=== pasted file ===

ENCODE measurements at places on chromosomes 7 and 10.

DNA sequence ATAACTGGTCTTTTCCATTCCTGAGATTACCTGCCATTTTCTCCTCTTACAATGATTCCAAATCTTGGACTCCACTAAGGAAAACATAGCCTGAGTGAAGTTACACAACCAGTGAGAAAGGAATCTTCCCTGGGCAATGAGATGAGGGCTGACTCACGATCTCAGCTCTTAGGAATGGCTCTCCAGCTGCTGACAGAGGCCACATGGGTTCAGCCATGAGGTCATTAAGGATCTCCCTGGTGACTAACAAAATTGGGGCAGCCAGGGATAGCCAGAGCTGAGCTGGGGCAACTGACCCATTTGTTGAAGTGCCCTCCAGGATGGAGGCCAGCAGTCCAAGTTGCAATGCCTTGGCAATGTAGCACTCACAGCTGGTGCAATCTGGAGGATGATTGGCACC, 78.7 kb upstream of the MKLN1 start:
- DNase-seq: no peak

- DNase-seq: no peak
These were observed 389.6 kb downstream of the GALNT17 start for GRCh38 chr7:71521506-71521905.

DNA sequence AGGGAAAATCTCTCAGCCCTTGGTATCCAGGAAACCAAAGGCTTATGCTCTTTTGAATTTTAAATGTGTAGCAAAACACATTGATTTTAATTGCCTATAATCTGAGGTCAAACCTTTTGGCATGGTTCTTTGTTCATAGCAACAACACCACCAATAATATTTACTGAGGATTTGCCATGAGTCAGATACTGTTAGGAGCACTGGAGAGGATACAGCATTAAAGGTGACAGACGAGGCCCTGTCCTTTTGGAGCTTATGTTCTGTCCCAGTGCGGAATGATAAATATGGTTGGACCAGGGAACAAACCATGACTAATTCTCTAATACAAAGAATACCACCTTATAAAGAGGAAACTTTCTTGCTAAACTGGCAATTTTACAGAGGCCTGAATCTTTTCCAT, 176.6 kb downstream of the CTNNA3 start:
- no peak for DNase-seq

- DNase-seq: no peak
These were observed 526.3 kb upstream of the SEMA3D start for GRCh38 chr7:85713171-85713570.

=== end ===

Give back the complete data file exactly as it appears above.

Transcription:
ENCODE measurements at places on chromosomes 7 and 10.

DNA sequence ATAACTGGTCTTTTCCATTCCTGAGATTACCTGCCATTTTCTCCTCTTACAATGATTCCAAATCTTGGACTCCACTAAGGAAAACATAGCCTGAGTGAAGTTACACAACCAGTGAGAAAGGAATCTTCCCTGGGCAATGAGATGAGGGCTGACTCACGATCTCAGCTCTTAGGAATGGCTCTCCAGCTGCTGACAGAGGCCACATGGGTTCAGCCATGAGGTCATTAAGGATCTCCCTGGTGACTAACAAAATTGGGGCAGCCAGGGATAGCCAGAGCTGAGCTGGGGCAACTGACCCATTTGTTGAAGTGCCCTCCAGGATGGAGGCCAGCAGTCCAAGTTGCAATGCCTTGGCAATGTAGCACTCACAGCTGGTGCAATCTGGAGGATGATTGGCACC, 78.7 kb upstream of the MKLN1 start:
- DNase-seq: no peak

- DNase-seq: no peak
These were observed 389.6 kb downstream of the GALNT17 start for GRCh38 chr7:71521506-71521905.

DNA sequence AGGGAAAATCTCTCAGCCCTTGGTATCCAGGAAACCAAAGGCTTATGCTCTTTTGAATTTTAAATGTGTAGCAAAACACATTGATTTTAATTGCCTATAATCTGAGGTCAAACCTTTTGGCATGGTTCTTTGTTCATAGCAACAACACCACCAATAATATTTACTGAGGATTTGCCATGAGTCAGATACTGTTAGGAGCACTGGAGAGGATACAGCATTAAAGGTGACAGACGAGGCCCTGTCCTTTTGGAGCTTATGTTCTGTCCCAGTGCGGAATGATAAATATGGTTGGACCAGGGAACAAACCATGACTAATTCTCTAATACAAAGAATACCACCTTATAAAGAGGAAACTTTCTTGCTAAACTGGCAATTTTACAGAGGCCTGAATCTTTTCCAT, 176.6 kb downstream of the CTNNA3 start:
- no peak for DNase-seq

- DNase-seq: no peak
These were observed 526.3 kb upstream of the SEMA3D start for GRCh38 chr7:85713171-85713570.